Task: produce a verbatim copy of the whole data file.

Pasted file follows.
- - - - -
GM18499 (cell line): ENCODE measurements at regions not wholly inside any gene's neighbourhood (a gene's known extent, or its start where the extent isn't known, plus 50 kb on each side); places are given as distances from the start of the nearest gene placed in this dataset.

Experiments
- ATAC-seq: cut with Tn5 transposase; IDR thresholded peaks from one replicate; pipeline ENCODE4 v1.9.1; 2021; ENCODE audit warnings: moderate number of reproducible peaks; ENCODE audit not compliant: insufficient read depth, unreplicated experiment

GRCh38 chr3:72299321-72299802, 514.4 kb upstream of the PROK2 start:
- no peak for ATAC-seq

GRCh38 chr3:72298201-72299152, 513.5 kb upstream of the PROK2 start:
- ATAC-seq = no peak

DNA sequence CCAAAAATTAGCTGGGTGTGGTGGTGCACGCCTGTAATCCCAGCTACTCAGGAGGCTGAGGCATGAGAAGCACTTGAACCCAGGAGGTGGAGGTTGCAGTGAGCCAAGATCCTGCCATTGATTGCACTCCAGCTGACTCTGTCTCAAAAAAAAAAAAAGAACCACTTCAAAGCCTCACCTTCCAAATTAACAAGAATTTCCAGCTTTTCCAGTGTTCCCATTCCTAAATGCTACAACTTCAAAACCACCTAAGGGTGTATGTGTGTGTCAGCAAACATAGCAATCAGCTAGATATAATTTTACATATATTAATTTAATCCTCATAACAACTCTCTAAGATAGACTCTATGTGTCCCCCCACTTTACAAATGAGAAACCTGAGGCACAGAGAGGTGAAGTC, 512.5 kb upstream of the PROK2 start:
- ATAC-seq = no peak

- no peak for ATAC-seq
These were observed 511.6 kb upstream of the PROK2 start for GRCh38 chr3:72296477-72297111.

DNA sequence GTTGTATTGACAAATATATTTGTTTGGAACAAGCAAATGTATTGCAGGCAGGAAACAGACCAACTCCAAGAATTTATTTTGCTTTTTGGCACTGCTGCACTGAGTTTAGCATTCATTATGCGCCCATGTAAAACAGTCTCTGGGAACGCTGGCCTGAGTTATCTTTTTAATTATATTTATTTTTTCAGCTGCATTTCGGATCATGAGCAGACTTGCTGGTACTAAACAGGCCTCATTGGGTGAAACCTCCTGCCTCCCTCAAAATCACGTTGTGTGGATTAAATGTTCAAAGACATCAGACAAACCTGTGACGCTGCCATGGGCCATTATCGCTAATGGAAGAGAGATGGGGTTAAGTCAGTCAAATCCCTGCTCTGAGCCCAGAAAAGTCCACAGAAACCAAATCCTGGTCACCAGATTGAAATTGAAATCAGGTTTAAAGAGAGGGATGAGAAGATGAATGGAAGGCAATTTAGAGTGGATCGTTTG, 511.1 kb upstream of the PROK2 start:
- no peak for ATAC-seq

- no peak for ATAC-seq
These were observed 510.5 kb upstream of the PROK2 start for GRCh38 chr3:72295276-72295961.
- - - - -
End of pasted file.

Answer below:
GM18499 (cell line): ENCODE measurements at regions not wholly inside any gene's neighbourhood (a gene's known extent, or its start where the extent isn't known, plus 50 kb on each side); places are given as distances from the start of the nearest gene placed in this dataset.

Experiments
- ATAC-seq: cut with Tn5 transposase; IDR thresholded peaks from one replicate; pipeline ENCODE4 v1.9.1; 2021; ENCODE audit warnings: moderate number of reproducible peaks; ENCODE audit not compliant: insufficient read depth, unreplicated experiment

GRCh38 chr3:72299321-72299802, 514.4 kb upstream of the PROK2 start:
- no peak for ATAC-seq

GRCh38 chr3:72298201-72299152, 513.5 kb upstream of the PROK2 start:
- ATAC-seq = no peak

DNA sequence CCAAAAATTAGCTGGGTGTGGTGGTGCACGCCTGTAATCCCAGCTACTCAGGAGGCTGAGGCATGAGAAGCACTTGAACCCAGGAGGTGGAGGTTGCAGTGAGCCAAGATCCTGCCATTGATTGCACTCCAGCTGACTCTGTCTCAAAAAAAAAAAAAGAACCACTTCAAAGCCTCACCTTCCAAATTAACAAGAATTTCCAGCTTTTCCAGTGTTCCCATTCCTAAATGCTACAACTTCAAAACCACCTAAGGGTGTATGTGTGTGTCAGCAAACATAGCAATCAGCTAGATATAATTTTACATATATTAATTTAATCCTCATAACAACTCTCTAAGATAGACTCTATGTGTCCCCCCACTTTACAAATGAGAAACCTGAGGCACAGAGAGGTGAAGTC, 512.5 kb upstream of the PROK2 start:
- ATAC-seq = no peak

- no peak for ATAC-seq
These were observed 511.6 kb upstream of the PROK2 start for GRCh38 chr3:72296477-72297111.

DNA sequence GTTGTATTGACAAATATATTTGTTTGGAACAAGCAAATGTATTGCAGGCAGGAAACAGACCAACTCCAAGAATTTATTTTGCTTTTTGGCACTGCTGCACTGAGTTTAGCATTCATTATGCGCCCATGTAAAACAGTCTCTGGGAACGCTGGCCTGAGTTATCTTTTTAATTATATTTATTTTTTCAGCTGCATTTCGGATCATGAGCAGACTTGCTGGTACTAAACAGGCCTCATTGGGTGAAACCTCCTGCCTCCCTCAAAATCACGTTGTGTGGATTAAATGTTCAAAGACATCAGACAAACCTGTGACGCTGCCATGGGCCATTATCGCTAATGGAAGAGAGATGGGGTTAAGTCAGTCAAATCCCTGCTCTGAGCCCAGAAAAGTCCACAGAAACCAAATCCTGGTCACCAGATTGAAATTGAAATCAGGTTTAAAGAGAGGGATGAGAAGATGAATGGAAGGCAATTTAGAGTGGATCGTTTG, 511.1 kb upstream of the PROK2 start:
- no peak for ATAC-seq

- no peak for ATAC-seq
These were observed 510.5 kb upstream of the PROK2 start for GRCh38 chr3:72295276-72295961.